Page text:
“Hello, Garold. Thank you for being here.”
“I could not miss this, m’lady. Your late husband ‘ere was my best customer. Asked for odd things; challenging things to find. I ‘ope I may be of service to the crown yet again.”
“Have you settled well into the keep?”
“Yes, m’lady. Set up on the third level, I am. Plenty of customers view my shop, now that you have opened the keep for all again.”
“Well, I hope I’ve helped your business. Stay nearby. I may call on you again.”
The man bowed his balding head and resumed chewing the grain stalk. Out of the corner of her eye, she saw Griss yank it from his mouth and toss it away, scolding him with his eyes. She placed her arms on the two men’s shoulders and they turned toward Shaw’s sarcophagus together. Behind her, Beggen Ostra cried and Adius knelt, offering his shoulder. She looked down at the spelled stone tomb and her husband’s preserved face. Tears welled and dripped onto the clear window of his casket.
She cried for his passing; for feeling alone; for feeling like a failure. She cried for Beggen Ostra and she cried for herself. His eyes were closed, but she remembered the color. Emerald. Burning with desire. His beard was trimmed short and hugged the contours of his face and his hair was combed to the side. He wore an identical set of armor to his father. Avana looked across the coffin at Griss, who volunteered to travel to The Pit with a company of his own people—demon hunters—and return King Armand’s remains to the catacombs.
An artist was commissioned to craft a replica of the King out of clay, armor and all, using his remains. With Beggen Ostra’s help, the clay was spelled for eternity to project an image of the King. With the re-creation, Avana was able to commission the finest blacksmiths to forge a matching set of armor for Shaw, and now, next to his father, he looked like a king.
At the far end of the row, in the dark and placed beyond some commoners, another sarcophagus lay. It was of minimalist design with the name Jayecob crudely carved in its base.
King Armand and Shaw were laid with a white pillow under their head, eyes closed, and arms across their chest. In one hand, they held a rare rose meant to ward off demons. Jayecob’s sarcophagus was not afforded a pillow or a rose.
She leaned over the face of the stone and peered into the window again. She was pleased to see there had been a minor change made to his remains. There weren’t any gems embedded in his left arm, and the scar running from his brow down his neck to his shoulder was also gone. His memory was preserved as she remembered him.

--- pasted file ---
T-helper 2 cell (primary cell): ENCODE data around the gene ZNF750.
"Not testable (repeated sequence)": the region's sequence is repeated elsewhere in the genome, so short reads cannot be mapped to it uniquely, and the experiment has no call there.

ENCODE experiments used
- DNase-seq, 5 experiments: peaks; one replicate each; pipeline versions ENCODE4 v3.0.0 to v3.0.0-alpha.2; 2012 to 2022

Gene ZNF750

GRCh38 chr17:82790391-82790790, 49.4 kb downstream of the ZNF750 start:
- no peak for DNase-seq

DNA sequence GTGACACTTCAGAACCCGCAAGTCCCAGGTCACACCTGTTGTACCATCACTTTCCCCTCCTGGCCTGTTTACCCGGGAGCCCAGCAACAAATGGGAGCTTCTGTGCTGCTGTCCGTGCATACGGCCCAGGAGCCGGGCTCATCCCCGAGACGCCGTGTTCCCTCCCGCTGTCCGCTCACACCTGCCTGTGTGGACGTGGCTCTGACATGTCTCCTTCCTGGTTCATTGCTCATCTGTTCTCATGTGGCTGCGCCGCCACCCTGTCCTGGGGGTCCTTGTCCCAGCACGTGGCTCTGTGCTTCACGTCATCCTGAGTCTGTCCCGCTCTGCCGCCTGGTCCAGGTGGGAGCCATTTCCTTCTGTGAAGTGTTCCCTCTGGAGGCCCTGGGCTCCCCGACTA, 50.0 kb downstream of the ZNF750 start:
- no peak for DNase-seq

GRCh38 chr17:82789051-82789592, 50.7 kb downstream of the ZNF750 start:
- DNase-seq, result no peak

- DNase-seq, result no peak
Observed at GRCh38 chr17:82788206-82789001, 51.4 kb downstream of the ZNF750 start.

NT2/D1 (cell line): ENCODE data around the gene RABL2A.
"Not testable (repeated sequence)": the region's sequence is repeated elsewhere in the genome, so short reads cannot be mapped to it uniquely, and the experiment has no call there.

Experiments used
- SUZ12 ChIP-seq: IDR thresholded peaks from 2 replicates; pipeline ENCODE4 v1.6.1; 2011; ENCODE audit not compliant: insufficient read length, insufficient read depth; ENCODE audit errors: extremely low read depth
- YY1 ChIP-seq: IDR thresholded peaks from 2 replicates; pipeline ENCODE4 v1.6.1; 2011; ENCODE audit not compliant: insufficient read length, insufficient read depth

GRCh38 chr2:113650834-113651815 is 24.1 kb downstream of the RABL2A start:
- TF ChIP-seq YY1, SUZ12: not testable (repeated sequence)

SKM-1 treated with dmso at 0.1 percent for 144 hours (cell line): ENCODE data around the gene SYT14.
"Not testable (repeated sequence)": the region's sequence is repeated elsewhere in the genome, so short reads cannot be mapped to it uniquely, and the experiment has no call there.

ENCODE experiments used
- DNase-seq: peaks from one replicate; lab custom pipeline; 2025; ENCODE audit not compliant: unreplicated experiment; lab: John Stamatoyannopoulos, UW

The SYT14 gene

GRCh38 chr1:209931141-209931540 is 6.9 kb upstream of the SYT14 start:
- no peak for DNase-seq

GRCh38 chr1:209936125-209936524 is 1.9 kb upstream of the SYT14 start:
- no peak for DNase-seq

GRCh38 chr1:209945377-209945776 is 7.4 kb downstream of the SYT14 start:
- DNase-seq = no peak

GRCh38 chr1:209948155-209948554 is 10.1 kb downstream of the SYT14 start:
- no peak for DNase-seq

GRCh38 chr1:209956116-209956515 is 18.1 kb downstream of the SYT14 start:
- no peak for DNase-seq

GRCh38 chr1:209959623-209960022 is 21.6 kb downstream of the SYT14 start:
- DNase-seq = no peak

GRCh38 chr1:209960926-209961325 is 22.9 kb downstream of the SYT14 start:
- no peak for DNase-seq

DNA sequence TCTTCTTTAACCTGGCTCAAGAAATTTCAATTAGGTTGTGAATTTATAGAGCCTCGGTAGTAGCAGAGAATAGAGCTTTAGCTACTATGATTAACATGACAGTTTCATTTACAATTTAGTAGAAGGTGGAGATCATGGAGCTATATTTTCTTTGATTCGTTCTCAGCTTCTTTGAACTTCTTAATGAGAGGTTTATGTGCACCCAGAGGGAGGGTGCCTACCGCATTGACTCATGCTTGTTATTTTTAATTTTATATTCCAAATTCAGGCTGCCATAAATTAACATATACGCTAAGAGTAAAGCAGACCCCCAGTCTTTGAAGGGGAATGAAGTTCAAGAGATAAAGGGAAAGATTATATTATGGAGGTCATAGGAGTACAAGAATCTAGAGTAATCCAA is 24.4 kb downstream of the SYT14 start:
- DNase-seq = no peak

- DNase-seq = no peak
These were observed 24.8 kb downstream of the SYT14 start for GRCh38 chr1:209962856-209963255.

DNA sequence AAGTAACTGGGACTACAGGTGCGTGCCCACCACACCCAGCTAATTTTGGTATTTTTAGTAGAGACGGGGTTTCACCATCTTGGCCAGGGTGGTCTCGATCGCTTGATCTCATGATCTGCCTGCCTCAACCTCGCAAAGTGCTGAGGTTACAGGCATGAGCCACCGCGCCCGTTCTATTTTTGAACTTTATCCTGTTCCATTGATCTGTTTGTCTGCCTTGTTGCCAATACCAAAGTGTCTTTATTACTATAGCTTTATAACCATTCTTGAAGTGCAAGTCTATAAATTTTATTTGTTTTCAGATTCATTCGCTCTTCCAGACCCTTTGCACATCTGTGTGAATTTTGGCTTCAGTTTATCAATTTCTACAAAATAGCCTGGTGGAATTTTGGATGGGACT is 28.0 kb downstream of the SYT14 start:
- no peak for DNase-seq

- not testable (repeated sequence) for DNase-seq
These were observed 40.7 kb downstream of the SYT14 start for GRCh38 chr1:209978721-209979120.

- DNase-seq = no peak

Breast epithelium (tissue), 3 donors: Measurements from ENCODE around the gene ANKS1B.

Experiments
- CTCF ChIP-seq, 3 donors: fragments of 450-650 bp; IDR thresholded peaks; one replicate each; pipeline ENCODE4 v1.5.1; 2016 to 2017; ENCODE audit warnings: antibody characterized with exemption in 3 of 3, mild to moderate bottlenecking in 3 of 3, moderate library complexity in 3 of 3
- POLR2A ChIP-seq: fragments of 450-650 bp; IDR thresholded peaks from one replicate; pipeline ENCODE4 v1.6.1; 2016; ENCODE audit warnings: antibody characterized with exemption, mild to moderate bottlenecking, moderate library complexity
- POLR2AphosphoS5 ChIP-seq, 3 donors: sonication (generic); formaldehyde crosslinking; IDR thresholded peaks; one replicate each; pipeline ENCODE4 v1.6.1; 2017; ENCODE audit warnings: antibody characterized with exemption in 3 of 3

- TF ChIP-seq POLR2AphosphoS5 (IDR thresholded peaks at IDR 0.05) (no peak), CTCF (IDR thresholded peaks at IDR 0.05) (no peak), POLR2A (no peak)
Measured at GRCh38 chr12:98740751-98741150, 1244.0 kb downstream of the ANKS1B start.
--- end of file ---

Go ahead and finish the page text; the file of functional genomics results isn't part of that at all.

She looked into the dark to her right and thought about the plain wooden coffin shrouded in darkness. Inside, an animal carcass lay instead of Jayecob’s remains. Shaw had ensured neither his body nor his soul would return to the living plane.
She wiped the last tear that escaped her eyes. She was tried to remain strong. He had not only fought on the Thin Line for one hundred and eighty years, but had returned to life, and gave his life for hers. Their last moments were bittersweet and she forced herself to remain in the present. She comforted herself by rubbing her arm, her hand feeling the hard rubies. She hated them. They were a reminder she was enslaved by something otherworldly. They also itched.
Your sour thoughts will only cloud your judgment. I don’t like this arrangement either. I was supposed to be dead a long time ago.
“And you will have your wish, Pemazu, but you’re the only thing that knows our predicament’s intricate details.”
Though the Book has bound us together, your husband and I had an arrangement. Do I have your word you’ll honor it?
“I will banish you as you desire. Why is it no one and nothing else can kill you?”
The magpie puffed up. When we die, we return to the Thin Line and our Tether must be destroyed. Only then can Arbiter banish us forever. In fact, I don’t think there’s a single magical creature an Arbiter can’t give a true death. It made an odd buzzing sound and keeled over, dribbling silver essence from its beak. She dropped her arm to her side and she caught Griss’s eye.
He raised an eyebrow at her. “What did it say?”
“Nothing I’m concerned about now. I’m ready to leave. Will the two of you accompany me to the main hall? Adius, will you escort Beggen Ostra when she’s ready?”
Griss and Garold nodded. Adius nodded, still clutching the old woman as her tears streaked down his shoulder plate. Avana placed her hand on the window of the sarcophagus and whispered, “I will see you soon, my love.” She took a last look at his face, turned, and departed, guarded on both sides by her friends. Together they walked in step and she allowed her mind to drift to matters of the future.
That afternoon, another fanfare of trumpets would sound, this time marking an event long overdue. Since escaping slavery from the Far East, traveling across the Stone Breaker Expanse, and making their way to their own lands, the Kingdom had failed to fully establish. It remained unnamed, tragedy after tragedy halting progress.
At the celebration that afternoon, she would deliver a christening speech as she and the Council had finally decided on a name for the Kingdom. This was the first and most important of three steps she believed to be vital to unify the Kingdom. The event would take place just below the landing on the lowest level of the Commons, where all who wished to attend were encouraged to be present.
The Council had agreed to support the celebration with an influx of food purchased by the Royal Family and from the proceeds of melting down Jayecob’s golden chair from his throne room. Originally, Pemazu attempted to take credit for the idea, until he let it slip that it was Shaw who had originally suggested it. By purchasing the food, she hoped to ignite a spark that would restore trust in the Royal Family and begin bringing the Kingdom together, as it could no longer survive another civil war or otherworldly attack.